Making every contact count
Making every contact count is an approach to healthcare that encourages all those who have contact with the public to talk about their health and wellbeing
Making every contact countMaking Every Contact Count (MECC) encourages health and social care staff to use the opportunities arising during their routine interactions with patients to have brief conversations on how they might make positive improvements to their health or wellbeing.
All NHS organisations have a role to play in improving the health and wellbeing of our population and developing the workforce to be able to do this. Evidence suggests that adoption of the MECC approaches across health and care could potentially have a significant impact on the health of our population. We are been working with Public Health England (PHE) and other system leaders to support people and their families to live healthier lifestyles.
Our work in this area includes working on a number of programmes aimed at improving the public health capability of all professional healthcare staff, such as working jointly with PHE to develop a suite of resources to support the implementation of MECC. These practical resources will support people and organisations when considering or reviewing MECC activity and will aid local implementation. The tools include an implementation guide, and a training quality marker checklist. They are for use by organisations that are:
- considering or reviewing MECC activity
- developing or commissioning new MECC training
- undertaking a review of existing MECC training resources
- developing and providing MECC training resources
Working with the national MECC advisory group, we also supported the inclusion of a requirement for staff to use every contact they have with patients to help them maintain and improve their health and wellbeing within NHS England’s NHS Standard Contract for healthcare providers.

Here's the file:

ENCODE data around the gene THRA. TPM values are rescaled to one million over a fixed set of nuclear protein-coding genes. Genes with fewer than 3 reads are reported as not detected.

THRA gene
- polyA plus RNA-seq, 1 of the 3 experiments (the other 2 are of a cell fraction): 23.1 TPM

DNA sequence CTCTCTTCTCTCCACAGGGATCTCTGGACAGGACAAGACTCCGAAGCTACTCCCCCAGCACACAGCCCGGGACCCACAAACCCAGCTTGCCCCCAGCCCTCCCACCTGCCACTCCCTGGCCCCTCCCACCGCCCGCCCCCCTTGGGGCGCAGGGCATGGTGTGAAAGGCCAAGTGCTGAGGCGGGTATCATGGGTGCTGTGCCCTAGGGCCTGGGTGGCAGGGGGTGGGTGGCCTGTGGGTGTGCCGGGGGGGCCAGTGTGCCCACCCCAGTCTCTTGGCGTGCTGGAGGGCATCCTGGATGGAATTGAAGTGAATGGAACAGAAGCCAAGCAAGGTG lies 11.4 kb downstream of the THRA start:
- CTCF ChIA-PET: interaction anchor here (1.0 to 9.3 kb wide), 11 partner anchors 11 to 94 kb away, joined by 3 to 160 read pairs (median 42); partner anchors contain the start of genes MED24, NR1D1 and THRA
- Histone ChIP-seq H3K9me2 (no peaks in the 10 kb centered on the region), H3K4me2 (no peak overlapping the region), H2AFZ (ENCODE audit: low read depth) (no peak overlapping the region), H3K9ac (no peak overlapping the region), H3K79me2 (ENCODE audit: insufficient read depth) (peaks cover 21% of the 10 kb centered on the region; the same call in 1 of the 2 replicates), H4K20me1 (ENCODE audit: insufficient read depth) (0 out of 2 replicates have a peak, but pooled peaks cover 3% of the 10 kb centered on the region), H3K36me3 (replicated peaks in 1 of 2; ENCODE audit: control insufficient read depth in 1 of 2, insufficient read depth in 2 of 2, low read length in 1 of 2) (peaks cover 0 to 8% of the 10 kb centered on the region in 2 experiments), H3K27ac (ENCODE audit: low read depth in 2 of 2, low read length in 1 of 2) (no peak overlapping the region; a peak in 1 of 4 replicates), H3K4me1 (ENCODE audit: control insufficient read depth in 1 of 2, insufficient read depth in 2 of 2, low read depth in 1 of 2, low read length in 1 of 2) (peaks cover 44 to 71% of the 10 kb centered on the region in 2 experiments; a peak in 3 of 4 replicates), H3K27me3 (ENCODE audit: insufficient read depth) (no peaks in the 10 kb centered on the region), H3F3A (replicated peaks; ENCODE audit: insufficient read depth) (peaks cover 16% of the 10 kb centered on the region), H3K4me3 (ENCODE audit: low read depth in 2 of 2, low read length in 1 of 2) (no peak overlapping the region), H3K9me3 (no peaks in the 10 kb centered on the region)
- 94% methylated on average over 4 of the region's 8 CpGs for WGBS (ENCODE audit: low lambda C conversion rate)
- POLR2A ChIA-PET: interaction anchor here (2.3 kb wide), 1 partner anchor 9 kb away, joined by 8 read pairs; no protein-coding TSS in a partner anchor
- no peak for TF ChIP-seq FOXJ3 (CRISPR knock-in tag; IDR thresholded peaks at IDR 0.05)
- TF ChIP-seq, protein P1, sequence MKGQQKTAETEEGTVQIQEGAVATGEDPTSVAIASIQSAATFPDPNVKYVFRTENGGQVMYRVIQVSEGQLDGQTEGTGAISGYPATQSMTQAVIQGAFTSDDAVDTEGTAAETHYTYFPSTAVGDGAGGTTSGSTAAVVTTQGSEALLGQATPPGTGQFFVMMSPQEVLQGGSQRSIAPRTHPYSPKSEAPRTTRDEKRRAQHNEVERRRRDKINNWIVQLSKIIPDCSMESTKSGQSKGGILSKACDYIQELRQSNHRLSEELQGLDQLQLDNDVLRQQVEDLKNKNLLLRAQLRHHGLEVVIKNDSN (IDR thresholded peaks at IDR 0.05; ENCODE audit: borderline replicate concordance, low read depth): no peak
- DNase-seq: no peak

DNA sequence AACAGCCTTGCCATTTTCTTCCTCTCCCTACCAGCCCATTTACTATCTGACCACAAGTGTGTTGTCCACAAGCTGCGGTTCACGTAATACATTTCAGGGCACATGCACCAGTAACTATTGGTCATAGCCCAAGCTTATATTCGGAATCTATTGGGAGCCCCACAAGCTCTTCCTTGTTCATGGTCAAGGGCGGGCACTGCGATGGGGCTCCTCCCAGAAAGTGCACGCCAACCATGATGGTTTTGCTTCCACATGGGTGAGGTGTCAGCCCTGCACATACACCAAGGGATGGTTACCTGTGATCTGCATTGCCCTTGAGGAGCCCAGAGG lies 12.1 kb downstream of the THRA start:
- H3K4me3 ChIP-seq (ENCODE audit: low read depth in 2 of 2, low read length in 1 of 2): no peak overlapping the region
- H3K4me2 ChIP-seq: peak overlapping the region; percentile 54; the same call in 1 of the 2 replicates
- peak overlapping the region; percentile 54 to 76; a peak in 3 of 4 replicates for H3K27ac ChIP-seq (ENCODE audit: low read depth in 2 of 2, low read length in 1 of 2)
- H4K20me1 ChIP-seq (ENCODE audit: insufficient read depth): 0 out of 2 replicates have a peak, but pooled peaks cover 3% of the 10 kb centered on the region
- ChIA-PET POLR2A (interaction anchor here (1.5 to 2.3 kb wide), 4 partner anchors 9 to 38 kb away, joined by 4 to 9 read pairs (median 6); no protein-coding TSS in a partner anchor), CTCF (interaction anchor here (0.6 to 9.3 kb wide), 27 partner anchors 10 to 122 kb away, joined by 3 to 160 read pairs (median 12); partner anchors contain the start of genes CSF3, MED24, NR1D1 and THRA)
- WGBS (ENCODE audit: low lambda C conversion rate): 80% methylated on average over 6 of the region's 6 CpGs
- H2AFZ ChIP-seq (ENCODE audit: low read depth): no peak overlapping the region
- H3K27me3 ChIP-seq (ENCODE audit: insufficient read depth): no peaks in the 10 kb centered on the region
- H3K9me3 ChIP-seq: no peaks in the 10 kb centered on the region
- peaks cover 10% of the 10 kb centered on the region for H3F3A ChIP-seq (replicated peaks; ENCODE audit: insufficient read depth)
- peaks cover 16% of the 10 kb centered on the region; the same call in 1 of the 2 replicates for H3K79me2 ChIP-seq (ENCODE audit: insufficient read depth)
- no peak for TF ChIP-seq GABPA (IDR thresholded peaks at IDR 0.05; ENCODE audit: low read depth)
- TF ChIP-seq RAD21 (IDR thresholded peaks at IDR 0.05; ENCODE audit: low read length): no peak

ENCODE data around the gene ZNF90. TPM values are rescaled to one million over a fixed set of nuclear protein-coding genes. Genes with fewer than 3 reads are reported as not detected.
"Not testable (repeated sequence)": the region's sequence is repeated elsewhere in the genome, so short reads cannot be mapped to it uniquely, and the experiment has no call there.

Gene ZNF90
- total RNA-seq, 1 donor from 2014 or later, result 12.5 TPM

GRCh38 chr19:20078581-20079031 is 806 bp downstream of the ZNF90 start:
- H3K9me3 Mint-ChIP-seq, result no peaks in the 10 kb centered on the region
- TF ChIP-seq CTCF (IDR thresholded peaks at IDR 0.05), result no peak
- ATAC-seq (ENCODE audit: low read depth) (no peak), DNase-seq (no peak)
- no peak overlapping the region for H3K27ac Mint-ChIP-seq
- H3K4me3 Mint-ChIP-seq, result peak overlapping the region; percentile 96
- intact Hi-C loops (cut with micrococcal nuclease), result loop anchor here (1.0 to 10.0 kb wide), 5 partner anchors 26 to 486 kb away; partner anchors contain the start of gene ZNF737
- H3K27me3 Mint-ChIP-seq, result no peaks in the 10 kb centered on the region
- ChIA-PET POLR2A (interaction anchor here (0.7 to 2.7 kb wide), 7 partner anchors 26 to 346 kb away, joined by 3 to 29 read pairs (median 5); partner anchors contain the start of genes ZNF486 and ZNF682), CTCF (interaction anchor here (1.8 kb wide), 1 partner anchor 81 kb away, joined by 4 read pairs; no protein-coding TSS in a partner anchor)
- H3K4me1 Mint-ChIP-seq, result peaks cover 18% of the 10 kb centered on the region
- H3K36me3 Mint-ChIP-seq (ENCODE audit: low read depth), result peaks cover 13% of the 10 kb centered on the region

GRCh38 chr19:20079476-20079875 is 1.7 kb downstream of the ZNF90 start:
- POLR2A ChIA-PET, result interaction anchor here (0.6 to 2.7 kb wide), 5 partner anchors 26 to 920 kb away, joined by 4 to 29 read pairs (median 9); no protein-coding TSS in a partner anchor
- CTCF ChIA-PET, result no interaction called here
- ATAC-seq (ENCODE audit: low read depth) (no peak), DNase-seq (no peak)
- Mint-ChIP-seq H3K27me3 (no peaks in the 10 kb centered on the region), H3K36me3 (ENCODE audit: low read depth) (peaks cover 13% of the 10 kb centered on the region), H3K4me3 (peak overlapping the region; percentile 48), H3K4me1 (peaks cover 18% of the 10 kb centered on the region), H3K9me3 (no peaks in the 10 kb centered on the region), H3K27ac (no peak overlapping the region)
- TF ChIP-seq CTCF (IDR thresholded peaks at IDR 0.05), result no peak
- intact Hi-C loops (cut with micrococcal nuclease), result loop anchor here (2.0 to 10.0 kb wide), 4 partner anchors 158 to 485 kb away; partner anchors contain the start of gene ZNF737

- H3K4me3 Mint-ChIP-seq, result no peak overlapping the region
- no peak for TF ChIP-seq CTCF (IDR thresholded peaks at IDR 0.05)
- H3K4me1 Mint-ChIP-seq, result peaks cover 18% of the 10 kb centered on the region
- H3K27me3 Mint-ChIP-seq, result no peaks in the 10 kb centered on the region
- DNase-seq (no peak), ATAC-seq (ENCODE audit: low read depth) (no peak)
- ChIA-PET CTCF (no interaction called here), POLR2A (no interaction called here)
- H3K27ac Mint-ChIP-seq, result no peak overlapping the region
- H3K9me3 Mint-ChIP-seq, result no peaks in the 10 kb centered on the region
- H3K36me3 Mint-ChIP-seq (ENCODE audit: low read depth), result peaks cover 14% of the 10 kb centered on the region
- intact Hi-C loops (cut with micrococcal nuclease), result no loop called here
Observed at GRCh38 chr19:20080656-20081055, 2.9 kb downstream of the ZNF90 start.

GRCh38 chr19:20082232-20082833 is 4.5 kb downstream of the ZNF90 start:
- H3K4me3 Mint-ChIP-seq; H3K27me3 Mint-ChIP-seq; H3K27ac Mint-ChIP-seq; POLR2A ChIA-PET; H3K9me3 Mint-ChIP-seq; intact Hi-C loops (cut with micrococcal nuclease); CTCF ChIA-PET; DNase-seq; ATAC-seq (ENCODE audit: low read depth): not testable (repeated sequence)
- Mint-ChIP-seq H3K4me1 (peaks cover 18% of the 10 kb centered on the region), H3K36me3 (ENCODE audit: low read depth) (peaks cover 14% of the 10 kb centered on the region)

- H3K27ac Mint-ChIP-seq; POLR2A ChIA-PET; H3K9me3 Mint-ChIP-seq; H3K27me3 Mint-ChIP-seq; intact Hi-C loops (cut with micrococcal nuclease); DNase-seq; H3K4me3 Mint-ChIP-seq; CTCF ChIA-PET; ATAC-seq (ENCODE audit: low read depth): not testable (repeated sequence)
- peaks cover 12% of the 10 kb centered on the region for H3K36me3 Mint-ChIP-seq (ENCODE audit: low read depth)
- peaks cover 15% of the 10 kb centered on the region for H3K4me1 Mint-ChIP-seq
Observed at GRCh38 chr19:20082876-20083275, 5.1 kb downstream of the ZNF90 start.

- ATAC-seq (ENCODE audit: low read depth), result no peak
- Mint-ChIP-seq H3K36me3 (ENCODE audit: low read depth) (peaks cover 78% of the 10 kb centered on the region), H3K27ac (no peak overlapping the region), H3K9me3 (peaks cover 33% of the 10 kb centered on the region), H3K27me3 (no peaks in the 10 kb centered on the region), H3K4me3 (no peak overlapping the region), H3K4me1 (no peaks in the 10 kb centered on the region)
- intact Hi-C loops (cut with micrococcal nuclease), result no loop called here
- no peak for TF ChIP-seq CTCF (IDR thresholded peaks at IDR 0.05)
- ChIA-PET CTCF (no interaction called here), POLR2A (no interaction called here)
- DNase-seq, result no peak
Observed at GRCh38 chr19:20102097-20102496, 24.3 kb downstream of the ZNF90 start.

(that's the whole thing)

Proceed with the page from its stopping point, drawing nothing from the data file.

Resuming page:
Our newly updated Making Every Contact Count website provides all those with an interest or role in population health and prevention with a library of national and local resources that can be used to support the development, implementation and evaluation of MECC programmes across local communities.
The resources available include sample frameworks, case studies, signposting to useful e-learning materials and healthy lifestyle resources, amongst others. You can also find details of how to join a MECC Community of Practice and local and national contacts for this area of work. These resources have been gathered by Health Education England with the support of the National MECC Advisory Group and Public Health England. We encourage all those who engage with the public to access and use these resources, to help further spread the MECC approach across the country.
As acknowledged in the national consensus statement for Making Every Contact Count, mental wellbeing underpins our capability to make and sustain health behaviour change; the better our mental health is, the better choices we make in terms of healthy lifestyles, and the better we can sustain these changes. Preventing mental health problems will benefit physical health outcomes - mental health problems are common, with 1 in 4 people in the UK experiencing a mental health problem each year.